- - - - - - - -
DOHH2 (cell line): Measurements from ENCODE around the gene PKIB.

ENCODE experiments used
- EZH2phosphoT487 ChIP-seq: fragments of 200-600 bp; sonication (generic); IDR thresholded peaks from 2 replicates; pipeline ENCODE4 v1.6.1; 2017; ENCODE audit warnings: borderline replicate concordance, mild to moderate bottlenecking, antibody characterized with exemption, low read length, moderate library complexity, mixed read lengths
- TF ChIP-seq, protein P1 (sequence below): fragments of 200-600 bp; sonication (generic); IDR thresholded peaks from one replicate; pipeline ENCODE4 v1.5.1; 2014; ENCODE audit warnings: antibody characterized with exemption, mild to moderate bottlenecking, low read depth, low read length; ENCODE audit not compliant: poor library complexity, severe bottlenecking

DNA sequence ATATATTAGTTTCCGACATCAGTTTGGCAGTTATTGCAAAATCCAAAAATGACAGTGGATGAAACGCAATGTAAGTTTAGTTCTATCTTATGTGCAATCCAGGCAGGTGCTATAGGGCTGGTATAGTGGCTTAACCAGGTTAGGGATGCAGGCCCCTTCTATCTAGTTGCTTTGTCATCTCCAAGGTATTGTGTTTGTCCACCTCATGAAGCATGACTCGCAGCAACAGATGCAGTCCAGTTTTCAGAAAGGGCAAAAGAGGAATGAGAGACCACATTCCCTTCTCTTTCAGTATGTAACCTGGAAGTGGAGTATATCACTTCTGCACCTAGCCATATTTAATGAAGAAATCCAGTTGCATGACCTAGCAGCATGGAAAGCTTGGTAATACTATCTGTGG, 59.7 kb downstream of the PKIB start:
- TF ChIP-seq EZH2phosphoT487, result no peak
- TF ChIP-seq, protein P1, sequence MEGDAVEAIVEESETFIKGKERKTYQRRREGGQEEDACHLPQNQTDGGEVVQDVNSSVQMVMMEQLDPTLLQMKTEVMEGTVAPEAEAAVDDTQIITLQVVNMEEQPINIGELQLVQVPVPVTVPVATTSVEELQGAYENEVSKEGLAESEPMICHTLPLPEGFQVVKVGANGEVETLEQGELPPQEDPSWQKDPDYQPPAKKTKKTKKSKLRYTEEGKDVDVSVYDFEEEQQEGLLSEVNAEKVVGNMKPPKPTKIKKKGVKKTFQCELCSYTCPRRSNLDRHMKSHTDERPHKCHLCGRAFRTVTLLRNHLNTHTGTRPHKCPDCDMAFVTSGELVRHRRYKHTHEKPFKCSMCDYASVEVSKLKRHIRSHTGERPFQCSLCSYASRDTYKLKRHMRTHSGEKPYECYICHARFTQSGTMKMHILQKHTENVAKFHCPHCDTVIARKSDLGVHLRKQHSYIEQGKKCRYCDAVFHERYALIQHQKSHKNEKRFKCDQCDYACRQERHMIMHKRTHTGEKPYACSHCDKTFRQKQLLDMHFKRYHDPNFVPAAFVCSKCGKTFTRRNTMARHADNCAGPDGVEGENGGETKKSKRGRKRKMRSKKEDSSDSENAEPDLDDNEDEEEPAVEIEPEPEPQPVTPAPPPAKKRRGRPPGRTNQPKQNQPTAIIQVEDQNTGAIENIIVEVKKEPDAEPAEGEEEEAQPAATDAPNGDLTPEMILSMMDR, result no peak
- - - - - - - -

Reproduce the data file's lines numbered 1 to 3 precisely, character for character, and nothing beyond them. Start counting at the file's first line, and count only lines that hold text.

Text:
DOHH2 (cell line): Measurements from ENCODE around the gene PKIB.

ENCODE experiments used
- EZH2phosphoT487 ChIP-seq: fragments of 200-600 bp; sonication (generic); IDR thresholded peaks from 2 replicates; pipeline ENCODE4 v1.6.1; 2017; ENCODE audit warnings: borderline replicate concordance, mild to moderate bottlenecking, antibody characterized with exemption, low read length, moderate library complexity, mixed read lengths